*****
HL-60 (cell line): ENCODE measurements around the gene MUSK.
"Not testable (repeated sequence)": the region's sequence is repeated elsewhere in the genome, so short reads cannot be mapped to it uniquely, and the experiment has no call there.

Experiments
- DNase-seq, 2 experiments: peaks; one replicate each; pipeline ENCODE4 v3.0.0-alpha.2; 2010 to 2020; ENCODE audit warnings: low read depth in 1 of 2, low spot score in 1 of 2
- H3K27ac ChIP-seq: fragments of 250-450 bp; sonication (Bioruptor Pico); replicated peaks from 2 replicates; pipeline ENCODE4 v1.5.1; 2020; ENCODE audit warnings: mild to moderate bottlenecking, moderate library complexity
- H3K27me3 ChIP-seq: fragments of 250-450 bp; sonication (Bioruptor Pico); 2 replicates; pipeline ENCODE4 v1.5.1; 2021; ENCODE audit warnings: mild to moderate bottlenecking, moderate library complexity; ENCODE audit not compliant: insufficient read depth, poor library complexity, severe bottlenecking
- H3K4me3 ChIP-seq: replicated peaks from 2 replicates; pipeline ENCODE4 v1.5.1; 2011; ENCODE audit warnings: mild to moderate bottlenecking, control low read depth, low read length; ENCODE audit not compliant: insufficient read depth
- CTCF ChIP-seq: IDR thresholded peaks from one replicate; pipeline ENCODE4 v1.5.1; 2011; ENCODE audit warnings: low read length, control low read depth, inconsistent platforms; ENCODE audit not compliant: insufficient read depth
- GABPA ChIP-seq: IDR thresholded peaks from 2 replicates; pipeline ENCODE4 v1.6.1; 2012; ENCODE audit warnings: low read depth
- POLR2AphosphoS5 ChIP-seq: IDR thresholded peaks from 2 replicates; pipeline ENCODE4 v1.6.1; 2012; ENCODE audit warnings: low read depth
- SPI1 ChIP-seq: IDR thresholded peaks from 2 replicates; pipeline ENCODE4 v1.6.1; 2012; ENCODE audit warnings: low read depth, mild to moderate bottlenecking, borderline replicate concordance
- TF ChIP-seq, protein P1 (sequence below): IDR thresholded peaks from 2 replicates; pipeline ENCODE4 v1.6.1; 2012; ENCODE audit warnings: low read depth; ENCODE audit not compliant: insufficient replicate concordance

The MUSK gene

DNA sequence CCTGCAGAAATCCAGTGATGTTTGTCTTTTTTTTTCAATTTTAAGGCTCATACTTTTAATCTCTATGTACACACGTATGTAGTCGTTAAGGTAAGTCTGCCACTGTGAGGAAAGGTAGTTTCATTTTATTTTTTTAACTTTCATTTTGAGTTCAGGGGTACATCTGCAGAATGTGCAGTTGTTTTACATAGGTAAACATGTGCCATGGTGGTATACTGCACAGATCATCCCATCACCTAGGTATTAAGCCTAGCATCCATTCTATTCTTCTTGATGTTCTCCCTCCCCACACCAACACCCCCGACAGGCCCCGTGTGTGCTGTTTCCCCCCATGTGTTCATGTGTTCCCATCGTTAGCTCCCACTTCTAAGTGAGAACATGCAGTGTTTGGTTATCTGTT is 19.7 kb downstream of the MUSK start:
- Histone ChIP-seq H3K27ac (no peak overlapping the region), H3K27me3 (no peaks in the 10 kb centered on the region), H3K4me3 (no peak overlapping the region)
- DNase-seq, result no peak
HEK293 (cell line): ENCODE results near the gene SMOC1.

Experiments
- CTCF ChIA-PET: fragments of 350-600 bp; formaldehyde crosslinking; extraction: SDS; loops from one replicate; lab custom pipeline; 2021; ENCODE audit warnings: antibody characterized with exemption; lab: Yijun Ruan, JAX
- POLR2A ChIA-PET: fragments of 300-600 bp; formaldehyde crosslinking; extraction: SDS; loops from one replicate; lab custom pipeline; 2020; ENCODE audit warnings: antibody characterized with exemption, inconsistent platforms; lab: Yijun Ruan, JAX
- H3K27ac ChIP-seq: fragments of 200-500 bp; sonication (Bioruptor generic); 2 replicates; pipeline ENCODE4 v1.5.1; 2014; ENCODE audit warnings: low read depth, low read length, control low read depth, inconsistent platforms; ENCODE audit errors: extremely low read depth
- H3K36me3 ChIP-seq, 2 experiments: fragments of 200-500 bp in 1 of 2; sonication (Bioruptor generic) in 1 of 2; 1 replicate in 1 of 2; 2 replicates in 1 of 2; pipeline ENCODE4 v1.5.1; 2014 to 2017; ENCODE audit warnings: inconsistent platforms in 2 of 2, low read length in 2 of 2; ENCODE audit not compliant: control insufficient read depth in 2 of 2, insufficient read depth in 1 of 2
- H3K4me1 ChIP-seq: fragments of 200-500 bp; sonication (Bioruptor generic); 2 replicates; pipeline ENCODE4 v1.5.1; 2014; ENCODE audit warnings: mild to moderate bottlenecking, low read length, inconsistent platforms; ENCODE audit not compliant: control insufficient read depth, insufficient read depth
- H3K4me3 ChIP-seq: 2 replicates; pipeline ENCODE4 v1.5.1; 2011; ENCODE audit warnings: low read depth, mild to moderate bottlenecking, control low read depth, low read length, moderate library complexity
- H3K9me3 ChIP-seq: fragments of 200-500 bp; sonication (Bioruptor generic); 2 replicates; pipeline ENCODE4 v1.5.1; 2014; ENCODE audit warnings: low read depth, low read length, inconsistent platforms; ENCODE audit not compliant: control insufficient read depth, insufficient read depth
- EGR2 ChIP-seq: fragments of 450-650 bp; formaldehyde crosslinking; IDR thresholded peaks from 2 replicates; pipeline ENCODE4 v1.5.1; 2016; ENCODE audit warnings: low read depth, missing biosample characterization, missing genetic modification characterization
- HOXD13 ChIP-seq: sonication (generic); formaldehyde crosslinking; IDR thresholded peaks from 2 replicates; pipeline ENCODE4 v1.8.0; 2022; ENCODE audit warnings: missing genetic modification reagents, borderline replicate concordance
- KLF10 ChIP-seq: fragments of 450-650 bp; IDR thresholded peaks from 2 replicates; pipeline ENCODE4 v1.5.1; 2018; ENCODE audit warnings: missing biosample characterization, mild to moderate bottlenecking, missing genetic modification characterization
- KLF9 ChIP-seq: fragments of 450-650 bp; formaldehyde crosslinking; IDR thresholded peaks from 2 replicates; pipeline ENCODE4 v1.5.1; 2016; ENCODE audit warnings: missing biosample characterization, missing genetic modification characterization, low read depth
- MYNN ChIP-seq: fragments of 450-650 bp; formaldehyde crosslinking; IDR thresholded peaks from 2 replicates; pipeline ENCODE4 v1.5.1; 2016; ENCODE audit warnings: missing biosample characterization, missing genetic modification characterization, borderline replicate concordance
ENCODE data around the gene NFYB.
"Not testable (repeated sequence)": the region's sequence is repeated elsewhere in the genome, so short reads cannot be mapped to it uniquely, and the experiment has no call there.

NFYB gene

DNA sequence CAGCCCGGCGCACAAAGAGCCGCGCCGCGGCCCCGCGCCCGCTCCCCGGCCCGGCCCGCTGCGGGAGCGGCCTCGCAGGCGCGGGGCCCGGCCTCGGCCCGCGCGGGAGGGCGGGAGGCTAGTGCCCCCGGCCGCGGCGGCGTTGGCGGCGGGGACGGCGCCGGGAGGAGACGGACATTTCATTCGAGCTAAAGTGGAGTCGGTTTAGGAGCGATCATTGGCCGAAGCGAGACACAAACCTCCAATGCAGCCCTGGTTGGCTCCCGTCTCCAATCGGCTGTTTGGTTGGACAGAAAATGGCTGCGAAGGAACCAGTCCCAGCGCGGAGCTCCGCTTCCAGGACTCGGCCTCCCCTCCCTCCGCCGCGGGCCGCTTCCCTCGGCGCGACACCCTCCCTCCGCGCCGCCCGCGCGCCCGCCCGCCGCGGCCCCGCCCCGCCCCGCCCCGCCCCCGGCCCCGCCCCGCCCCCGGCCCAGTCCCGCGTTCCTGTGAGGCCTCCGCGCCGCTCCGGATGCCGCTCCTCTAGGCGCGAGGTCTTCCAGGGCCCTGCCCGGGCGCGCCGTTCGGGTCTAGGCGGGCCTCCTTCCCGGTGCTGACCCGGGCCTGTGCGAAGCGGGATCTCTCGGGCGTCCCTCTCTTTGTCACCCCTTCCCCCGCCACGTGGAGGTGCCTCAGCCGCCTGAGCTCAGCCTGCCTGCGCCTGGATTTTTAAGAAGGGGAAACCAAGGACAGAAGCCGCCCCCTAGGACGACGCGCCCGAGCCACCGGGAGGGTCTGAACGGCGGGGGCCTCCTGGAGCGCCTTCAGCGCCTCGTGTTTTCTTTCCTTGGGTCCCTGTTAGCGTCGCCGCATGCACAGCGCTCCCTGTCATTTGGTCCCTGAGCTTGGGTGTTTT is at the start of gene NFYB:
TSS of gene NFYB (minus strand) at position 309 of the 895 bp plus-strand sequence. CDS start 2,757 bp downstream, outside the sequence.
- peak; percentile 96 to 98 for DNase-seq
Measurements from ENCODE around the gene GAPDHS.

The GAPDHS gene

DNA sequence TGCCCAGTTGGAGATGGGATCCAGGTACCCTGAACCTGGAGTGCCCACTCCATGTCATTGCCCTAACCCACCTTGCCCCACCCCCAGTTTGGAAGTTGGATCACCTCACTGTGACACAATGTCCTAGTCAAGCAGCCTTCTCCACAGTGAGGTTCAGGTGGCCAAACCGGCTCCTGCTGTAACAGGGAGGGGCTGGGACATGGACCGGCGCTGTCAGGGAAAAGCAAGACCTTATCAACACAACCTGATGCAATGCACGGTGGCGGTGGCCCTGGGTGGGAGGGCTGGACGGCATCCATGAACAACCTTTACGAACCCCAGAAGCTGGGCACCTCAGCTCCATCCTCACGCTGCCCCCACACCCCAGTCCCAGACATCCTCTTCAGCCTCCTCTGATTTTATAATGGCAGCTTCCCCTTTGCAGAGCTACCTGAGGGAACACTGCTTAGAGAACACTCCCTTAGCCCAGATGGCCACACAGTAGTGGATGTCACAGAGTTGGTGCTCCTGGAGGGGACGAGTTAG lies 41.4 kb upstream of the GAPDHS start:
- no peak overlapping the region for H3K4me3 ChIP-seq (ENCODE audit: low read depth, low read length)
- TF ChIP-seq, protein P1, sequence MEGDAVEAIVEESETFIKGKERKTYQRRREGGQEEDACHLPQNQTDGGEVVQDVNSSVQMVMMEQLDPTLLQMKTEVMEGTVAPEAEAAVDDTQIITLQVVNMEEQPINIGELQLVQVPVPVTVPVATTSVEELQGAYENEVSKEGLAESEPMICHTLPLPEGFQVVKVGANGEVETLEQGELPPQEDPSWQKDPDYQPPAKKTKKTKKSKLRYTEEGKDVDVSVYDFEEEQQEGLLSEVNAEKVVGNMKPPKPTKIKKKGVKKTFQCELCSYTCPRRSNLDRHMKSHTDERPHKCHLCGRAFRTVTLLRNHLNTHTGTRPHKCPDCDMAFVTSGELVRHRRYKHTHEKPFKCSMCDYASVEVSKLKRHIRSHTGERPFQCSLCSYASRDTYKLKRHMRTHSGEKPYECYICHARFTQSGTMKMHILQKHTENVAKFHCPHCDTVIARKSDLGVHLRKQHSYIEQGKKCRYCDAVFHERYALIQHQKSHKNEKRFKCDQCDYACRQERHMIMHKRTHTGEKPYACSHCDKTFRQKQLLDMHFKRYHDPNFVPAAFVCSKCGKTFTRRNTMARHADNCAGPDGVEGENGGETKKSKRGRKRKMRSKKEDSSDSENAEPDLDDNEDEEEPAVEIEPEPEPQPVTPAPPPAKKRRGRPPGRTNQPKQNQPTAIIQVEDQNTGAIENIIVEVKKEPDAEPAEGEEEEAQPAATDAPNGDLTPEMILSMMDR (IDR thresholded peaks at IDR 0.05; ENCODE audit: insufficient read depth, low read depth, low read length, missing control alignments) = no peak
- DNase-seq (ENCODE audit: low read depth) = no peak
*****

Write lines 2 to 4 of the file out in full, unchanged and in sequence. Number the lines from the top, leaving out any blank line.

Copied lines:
"Not testable (repeated sequence)": the region's sequence is repeated elsewhere in the genome, so short reads cannot be mapped to it uniquely, and the experiment has no call there.

Experiments
- DNase-seq, 2 experiments: peaks; one replicate each; pipeline ENCODE4 v3.0.0-alpha.2; 2010 to 2020; ENCODE audit warnings: low read depth in 1 of 2, low spot score in 1 of 2